Wednesday, March 2, 2011

An Interview with Buffalo Gal

So Buffalo Gal, do you have a favorite era in vintage clothing?
Not really—I love it all! Every bit of every history. But I suppose each person gravitates slightly toward one era or another. In my youth, my boyish figure and girlish charms were suited for the 1920s. I do so admire the line and design of that era, in particular, the Art Nouveau and Arts and Crafts movements. Perhaps this is because I grew up gazing upon my beauty queen Grandmother who, at all of 4’11”, frequently wore bias-cut gowns to flatter her figure. Or maybe it’s that I grew up in an area with so many building designed by Martin and Wright. The Larkin Company Administration Building, now demolished, was overly simplistic in design. It was Modernism at its best. This part of the country is famous for its artistic talents. Just outside of Buffalo, New York, were the Roycrofters, a handicraft community founded by Elbert Hubbard. The simple, long lines of the architecture and arts coming out of this locale run parallel with women’s fashion.

I grew up hearing family tales from the prohibition era, of baby carriages filled with booze, carted back and forth from neighborhood to neighborhood. My relatives were always dancing and dining at the Statler Hotel. I listened to stories of my father’s mother, playing the piano in show houses featuring silent screen movies. All this seemed so very romantic and elegant to me.

When people think of the 1920s, they tend to think immediately of flappers. However, the 1920s were rich with many fashion movements. These include what we now call the Gatsby Era, Arts and Crafts, Bohemian Artist, Asian, Egyptian, Sportswear, and the Modern Art Deco Movement. Many of these styles are still worn in today’s fashions. Surrealism also supported fashion in the early 1920s. Modern art cubism and art deco influenced the designs of the mid to late 1920s. The Boxed Silhouette is easily related to Picasso’s cubism work, as is the direction in many Art Deco buildings. The 1920s set the stage for what we refer to as contemporary fashion.

Some 1920s drop waist garments are not for the pear-shaped, very short of stature gals, or those with, let’s say “lots to love.” However, the low-waisted dresses with fullness at the hemline allowed women to kick up their heels in dances crazes like the Charleston! Still, there was not one definitive waist line in the Roaring 20s. Some of the Bohemian styles had an empire waist and belting that could fall wherever one chose.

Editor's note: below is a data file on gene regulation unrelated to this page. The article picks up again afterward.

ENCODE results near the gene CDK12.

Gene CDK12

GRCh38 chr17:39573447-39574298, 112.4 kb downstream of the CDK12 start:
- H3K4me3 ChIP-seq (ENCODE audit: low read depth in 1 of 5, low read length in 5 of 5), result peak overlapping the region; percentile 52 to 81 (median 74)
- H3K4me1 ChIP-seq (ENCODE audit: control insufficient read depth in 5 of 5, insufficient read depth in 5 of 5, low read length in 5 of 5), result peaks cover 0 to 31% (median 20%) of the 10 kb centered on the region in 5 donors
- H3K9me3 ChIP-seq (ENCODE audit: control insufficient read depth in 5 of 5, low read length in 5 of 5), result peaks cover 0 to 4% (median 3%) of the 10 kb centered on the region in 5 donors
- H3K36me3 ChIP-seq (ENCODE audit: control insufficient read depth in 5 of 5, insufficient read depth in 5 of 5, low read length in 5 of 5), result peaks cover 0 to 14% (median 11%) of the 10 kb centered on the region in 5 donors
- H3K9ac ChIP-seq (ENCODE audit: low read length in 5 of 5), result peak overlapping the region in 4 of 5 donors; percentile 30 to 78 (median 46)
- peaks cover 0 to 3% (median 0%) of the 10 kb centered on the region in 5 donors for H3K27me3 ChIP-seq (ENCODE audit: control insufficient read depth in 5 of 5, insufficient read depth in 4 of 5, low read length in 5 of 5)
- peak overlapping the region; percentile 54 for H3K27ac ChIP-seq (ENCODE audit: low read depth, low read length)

The below-the-knee length still remains my favorite dress or skirt length. I’ve never heard man nor woman say “Hey, she’s got a great looking pair of knees!” Knees look funny to me, kind of like camel legs. Tunic-tops and sweaters reaching to the hips were popular too. All of these cuts and draping work fabulously to create one long line.

Changes were also seen in textiles and fabrics… Ahhh silk, luxurious silk, was too expensive for most. Thus in the late 19th century, artificial silk was first made from a solution of cellulose. This fabric would later be known as rayon.

With this new fabric readily available, designers began to work with it more. The invention of the bias cut by Madeleine Vionnet changed the look of fashion draping forever. Yes, the 1920s rayon bias-cut dress seems to still be a shape that suits all frames, especially a slim and shorter frame such as mine. To me, anything that can give the illusion of height is key. Nothing is more exquisite than the human body, and the simple elegance of this draping allows the body’s beauty to come through the clothing. I’ve always believed that the person should wear the clothing and not the other way around. There is something in this style that reminds me of the Roman Age…a statue of Diana or Venus de Milo draped in fabric, all gathered into diagonal lines, elegant and timeless.

The freedom of movement was very important to women in the 1920s. Since my childhood, Isadora Duncan has been an idol of mine. The freedom of dance and the beginnings of modern dance were inspiring. When I was young I saw a film of Isadora Duncan where she’s frolicking across the garden, dancing with the movement of scarves. For one of my first dance recitals, I— like many first recital girls—danced with too many scarves, hoping to recreate the magic of Ms. Duncan.

Women in the 1920s adored and adorned themselves with beautiful scarves. So, ingeniously, did designers weave scarves into the construction of garments? They certainly did. Weaving a scarf through the button hole of a jacket was common in that era. Now it seems such clever details elude designers. Dare I mention Ms. Duncan scarf tragedy? Fashion Lesson Number 93: Never wear a long scarf when traveling on an apparatus with spinning spokes!

Countless times I’ve heard women say they love scarves but do not know what to do with them. A few tips and some inspiration will show you how to use scarves in unique ways, but I’ll save that for another blog. Check back soon!

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